I Don’t Want to be the Smartest One in the Room

My mom used to tell me, “You don’t want to buy the nicest house on the block.” She didn’t just say it when I was buying real estate, but used it as an analogy when she was dispensing other words of wisdom.  Maybe that’s why I grew up not wanting to be the “smartest person in room.”

When I was very young, I used to create characters that I wanted to hang out with. Hot air balloon floating overe Hunterdon County, NJ One was my imaginary friend Peteso who was a “newspaper boy” in China, doing dare devil stunts on his bicycle as he delivered his papers.  There were plenty of others, each one bringing something exciting to my more mundane life of a typical 5 year old child.

By the time I got out of college, I had traveled the world, building all sorts of relationships with people from many different cultures who had broadened my mind as to how I saw the world and myself.  I gravitated toward people who were NOT like me.

When I first began my career as a photographer, I had the great fortune of having  an incredible art director, Adrian Taylor as my mentor.  Adrian had a colorful career as an art director for magazines like Holiday (the original) and Travel & Leisure, which is how I connected with him.  Adrian took my partner Tom and I under his wing when we were first starting out.  He encouraged us by believing in us and he made me always want to put everything I had into an assignment and improve with each one.

We learned a lot from Adrian, but perhaps one of his greatest gifts was to include us in lunches, dinners and parties with some of the best photographers of that time – Arnold Newman, Slim Aarons, Pete Turner, Al Satterwhite, John Lewis Stage, Fred Maroon and countless others.  Being in the room or literally “at the table” with these legends and listening to their stories and advice was probably the best thing that could have happened to me. What I learned from these photographers is the kind of stuff you don’t learn at a photography school.  And it wasn’t necessarily things like business tips or photographic technique.  They talked about their passion and their ideas and it awakened me to the possibilities within myself.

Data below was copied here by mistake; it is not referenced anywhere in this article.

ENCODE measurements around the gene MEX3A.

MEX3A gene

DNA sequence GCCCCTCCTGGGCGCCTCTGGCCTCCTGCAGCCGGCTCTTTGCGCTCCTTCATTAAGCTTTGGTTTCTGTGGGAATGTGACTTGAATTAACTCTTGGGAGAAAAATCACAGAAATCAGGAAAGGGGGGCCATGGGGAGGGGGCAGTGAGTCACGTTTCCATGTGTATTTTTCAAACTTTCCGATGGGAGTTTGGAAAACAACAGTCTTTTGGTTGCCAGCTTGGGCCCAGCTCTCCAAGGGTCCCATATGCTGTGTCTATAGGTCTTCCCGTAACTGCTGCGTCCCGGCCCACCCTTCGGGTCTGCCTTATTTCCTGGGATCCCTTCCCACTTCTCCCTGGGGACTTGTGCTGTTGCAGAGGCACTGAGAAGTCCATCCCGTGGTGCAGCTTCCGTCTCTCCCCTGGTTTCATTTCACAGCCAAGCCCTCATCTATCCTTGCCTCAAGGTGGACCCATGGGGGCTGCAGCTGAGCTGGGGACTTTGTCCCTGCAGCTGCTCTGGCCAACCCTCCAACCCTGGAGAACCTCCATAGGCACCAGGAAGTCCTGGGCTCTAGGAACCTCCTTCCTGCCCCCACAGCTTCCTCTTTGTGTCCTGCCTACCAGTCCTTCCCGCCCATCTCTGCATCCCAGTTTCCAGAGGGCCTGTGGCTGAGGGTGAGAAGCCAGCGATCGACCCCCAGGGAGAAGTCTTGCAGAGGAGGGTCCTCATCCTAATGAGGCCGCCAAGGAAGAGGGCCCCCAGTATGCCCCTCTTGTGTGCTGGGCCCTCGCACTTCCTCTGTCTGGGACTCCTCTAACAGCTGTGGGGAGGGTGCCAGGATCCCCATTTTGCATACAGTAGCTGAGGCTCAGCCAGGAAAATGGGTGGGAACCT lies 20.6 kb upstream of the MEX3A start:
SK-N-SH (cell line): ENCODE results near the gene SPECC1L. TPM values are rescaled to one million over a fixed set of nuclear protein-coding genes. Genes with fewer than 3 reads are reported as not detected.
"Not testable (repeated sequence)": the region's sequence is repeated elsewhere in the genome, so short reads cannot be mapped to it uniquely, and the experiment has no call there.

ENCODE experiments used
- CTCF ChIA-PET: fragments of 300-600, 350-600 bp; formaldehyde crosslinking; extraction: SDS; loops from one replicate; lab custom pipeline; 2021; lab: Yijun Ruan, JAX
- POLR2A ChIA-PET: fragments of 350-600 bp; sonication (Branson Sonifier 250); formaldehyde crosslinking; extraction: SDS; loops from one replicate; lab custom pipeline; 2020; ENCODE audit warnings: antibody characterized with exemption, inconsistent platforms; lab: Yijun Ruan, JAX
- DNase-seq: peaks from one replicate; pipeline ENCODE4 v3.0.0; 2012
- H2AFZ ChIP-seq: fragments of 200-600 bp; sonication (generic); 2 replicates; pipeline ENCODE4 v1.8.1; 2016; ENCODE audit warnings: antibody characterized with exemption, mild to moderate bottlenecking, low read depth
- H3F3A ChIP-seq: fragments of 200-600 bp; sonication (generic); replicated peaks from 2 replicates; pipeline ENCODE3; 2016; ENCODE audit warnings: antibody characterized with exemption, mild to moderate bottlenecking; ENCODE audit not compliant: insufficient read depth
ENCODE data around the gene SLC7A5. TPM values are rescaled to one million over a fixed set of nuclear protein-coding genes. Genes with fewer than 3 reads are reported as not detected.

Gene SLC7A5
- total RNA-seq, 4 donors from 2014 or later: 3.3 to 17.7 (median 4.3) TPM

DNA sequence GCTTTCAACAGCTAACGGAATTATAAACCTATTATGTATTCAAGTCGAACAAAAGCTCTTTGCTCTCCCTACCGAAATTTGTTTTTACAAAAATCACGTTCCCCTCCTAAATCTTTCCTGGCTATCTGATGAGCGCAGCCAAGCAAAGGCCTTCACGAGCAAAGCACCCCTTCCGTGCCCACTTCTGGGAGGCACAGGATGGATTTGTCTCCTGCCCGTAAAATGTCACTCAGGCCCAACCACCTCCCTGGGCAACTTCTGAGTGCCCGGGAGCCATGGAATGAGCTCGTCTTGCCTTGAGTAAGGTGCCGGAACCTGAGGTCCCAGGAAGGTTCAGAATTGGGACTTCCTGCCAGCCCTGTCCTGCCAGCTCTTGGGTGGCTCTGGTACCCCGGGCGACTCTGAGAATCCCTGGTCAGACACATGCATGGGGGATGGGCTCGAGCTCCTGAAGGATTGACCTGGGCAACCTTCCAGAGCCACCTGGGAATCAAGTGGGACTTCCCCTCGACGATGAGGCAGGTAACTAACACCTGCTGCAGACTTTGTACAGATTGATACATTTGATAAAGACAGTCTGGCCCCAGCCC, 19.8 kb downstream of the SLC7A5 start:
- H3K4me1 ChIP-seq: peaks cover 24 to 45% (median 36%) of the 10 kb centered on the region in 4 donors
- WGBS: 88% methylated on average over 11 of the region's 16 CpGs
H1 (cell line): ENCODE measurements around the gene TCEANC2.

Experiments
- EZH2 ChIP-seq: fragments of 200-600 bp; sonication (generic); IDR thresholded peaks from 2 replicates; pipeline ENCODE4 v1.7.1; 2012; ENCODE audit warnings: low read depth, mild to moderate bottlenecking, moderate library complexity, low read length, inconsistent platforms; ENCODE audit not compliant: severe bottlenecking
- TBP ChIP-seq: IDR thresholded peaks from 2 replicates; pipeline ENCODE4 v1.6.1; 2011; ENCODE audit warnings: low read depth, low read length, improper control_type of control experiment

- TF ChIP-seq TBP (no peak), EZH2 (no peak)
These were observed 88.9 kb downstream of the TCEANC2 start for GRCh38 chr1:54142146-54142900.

I’ve been preparing a presentation that I’ll be doing for ASMP at the NAB Show (National Association of Broadcasters) next week. As much as I’m grateful to be able to share my knowledge at this prestigious conference, I have to remind myself that it’s only possible because I’ve lived my life, putting myself in situations and environments where there are people who are much smarter than me.  In fact, for me the best part of NAB is to sit in on some of the panel discussions with the movers and shakers of the industry and listen to what they’re talking about.

These days, when I fantasize, I no longer create make believe characters to hang out with.  Instead I imagine myself at a table, having a discussion with people who intrigue me on some level and expand my mind to a place it hasn’t gone before. And then I set out to make my fantasy come true.

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